On the first day of the 114th Congress on Tuesday, Texans were players in the House and the Senate as Republicans claimed control of both chambers, taking the Senate for the first time since 2007.
In the House, Rep. Louie Gohmert, R-Texas, was part of a failed bid by hard-right conservatives to replace Speaker John Boehner, R-Ohio.
In the Senate, Sen. John Cornyn, R-Texas, was sworn in after winning a third term and became the chamber’s No. 2 leader, the Senate majority whip.
The festive mood that typifies the first day of Congress was somewhat muted in the House during a roll call vote for speaker as several Republicans challenged Boehner.
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There were 25 Republican votes for alternatives to Boehner, although Gohmert received only three of them: from Reps. Randy Weber of Pearland, Jim Bridenstine of Oklahoma and himself.
Freshman Rep. Brian Babin, R-Woodville, voted “present,” the only member to do so.
The two other Texas freshmen, Republicans Will Hurd of Helotes and John Ratcliffe of Heath, supported Boehner.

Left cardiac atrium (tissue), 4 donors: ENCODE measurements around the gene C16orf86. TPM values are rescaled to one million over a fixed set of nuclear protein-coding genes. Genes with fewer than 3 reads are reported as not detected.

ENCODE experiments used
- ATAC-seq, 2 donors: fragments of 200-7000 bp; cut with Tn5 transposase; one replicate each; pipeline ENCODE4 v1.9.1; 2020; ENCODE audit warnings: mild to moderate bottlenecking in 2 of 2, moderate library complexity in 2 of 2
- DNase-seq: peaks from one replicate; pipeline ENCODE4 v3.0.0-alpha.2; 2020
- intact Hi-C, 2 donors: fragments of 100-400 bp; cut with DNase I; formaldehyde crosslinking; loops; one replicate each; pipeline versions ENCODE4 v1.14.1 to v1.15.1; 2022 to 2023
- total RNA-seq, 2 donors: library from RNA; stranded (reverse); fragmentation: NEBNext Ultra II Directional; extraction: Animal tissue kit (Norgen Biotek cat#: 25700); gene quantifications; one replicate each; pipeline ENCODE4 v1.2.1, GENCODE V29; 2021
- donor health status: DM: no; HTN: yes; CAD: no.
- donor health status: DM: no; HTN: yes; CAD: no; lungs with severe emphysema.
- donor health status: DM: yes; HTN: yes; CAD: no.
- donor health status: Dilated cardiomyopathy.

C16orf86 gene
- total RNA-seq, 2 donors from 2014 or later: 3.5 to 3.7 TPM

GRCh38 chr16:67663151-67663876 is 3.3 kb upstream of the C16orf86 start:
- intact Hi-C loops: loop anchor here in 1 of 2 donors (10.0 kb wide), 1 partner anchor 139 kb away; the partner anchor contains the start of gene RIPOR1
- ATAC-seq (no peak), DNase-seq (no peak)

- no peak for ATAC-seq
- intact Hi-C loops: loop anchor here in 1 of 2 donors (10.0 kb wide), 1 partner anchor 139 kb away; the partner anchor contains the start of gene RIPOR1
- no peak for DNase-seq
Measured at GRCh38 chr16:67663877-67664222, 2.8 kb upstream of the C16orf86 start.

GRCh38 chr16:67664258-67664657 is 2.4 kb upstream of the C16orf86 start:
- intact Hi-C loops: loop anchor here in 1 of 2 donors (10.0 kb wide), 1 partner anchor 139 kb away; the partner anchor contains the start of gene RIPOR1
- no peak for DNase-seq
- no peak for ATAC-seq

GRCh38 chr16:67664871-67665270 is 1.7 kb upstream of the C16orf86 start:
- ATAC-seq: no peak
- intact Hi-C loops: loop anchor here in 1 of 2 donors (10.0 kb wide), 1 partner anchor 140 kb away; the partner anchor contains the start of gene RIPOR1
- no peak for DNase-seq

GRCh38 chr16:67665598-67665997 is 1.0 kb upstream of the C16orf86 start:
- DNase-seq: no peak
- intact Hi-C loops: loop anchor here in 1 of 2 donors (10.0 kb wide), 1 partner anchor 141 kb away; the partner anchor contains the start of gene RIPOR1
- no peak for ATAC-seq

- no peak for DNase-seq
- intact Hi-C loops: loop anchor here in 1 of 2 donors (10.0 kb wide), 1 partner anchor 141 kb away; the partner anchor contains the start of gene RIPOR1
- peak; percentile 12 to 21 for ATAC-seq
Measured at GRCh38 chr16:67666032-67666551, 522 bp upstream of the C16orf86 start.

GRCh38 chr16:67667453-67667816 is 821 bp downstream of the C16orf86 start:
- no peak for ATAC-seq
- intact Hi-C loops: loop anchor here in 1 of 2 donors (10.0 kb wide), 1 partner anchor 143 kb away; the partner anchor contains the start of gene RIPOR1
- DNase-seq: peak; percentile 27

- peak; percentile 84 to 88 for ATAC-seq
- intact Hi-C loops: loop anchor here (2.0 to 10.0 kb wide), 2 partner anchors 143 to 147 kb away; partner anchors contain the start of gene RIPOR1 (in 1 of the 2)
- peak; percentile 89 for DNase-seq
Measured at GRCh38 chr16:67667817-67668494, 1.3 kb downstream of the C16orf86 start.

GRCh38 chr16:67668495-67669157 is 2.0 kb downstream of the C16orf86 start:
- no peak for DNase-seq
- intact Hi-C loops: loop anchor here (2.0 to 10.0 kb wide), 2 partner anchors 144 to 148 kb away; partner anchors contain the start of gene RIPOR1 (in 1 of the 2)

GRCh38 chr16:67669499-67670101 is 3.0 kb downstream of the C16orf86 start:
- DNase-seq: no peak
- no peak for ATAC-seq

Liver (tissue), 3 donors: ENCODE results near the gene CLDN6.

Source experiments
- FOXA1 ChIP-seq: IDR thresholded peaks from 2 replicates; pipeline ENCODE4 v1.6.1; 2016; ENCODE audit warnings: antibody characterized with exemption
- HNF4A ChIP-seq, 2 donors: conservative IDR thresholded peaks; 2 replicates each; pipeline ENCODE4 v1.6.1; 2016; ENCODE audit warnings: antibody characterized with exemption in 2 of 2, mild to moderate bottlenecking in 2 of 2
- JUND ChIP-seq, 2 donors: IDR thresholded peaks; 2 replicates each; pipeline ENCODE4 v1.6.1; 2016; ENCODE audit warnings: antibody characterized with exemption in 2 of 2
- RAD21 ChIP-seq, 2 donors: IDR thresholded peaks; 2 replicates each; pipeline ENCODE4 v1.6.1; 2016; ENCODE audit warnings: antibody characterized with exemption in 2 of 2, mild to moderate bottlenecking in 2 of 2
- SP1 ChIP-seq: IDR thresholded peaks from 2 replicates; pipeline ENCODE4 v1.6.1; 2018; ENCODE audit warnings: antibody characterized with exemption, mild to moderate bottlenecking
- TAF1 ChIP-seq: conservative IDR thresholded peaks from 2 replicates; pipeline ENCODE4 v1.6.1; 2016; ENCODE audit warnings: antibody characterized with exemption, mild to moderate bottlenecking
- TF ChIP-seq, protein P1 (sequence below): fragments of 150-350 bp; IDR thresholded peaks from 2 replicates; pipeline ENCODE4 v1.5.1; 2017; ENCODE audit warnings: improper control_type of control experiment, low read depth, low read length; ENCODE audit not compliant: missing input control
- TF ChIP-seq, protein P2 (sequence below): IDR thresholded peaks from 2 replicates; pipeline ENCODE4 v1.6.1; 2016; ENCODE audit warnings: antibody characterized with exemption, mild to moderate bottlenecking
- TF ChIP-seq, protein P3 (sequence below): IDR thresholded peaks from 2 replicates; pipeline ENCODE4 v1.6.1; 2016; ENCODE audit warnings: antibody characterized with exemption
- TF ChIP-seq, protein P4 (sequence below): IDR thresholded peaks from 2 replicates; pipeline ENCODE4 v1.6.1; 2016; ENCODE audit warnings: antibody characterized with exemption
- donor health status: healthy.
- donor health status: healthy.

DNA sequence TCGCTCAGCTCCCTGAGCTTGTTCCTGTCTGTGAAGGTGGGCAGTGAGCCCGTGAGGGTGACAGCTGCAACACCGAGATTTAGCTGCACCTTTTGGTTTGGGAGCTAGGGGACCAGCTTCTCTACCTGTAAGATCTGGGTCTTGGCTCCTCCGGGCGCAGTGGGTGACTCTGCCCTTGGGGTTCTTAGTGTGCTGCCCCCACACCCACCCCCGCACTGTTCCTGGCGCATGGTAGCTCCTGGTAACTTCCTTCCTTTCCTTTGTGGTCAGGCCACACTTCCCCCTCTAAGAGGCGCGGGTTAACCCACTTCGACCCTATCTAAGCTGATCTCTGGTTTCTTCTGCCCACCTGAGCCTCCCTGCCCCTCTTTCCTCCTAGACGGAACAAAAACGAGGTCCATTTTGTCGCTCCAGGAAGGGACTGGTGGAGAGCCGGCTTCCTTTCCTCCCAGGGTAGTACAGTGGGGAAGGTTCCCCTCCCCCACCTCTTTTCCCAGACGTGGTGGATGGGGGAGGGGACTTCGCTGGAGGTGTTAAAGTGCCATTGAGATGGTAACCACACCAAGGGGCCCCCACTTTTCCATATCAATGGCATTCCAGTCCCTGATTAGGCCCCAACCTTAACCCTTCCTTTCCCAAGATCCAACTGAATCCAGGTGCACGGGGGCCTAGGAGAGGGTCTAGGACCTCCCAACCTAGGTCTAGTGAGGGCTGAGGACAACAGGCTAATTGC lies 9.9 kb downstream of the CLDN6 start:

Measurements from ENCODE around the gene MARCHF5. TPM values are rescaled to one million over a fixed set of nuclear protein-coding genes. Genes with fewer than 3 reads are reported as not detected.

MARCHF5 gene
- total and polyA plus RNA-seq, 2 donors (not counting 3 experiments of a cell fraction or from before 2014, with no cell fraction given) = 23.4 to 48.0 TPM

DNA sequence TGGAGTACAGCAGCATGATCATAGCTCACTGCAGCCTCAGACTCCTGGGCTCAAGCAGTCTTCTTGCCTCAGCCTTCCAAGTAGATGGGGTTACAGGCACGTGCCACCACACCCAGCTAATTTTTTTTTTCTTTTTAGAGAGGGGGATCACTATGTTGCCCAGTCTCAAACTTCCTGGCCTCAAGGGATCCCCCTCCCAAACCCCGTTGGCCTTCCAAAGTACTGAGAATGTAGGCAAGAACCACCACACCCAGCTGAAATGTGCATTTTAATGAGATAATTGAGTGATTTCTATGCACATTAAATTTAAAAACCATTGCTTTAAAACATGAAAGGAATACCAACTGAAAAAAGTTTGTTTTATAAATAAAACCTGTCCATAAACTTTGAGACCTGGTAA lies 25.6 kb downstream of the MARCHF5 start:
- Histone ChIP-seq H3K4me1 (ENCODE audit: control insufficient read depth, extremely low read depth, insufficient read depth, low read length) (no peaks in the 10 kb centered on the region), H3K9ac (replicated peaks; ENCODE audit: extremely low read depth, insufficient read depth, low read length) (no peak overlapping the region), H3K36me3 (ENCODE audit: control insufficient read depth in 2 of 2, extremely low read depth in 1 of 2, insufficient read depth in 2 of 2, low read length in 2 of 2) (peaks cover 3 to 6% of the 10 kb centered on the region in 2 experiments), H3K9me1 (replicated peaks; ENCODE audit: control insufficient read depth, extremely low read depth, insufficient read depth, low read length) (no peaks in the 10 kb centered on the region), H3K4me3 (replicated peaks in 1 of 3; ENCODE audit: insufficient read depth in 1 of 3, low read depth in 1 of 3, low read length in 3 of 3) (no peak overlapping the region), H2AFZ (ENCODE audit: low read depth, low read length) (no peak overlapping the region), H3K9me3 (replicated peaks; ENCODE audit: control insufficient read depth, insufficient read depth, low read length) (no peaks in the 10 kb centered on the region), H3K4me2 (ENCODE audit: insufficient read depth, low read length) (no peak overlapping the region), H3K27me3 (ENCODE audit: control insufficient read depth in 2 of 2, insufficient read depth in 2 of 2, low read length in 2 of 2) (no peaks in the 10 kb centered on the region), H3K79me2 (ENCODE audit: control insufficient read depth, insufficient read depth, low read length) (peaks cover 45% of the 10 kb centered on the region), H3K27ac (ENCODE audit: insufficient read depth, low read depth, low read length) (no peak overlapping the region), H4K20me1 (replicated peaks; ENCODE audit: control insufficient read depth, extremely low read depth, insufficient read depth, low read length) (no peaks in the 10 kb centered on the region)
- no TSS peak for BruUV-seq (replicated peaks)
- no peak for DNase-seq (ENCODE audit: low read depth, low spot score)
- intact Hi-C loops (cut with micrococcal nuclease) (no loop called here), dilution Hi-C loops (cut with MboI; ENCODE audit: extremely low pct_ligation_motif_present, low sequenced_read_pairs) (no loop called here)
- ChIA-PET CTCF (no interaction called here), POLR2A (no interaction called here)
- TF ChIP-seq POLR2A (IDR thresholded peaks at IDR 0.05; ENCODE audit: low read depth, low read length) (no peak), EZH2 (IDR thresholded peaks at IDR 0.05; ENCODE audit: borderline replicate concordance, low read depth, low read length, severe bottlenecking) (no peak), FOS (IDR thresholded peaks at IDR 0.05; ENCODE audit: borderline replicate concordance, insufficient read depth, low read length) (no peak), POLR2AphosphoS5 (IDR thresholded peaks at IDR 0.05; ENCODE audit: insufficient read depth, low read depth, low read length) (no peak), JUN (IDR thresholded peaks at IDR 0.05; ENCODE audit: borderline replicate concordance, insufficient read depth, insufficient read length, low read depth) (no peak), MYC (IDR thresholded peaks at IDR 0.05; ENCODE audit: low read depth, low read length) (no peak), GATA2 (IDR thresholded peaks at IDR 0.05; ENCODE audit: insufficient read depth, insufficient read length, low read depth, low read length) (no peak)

The Republican members who represent portions of Tarrant County – Joe Barton, Michael Burgess, Kay Granger, Kenny Marchant and Roger Williams – all backed Boehner.
Rep. Marc Veasey of Fort Worth, the Tarrant County delegation’s sole Democrat, voted for House Democratic Leader Nancy Pelosi for speaker, as did the overwhelming majority of her party’s lawmakers.
On the Senate side, there was something of an awkward moment as Cornyn was escorted to his swearing-in by Sen. Ted Cruz, R-Texas, who didn’t support Cornyn in the 2014 GOP primary.
By tradition, a state’s senator elected most recently is escorted by the member’s home-state colleague.
Cornyn afterward tweeted, “Congratulations to all of my new colleagues being sworn in today. I look forward to working with you in the 114th Congress.”
There were families and children in the House chamber, as well as some former members, including Democrat Martin Frost, who represented northern Texas from 1979 until 2005. Rep. Joaquin Castro, D-San Antonio, was seated with his twin brother, Housing and Urban Development Secretary Julian Castro.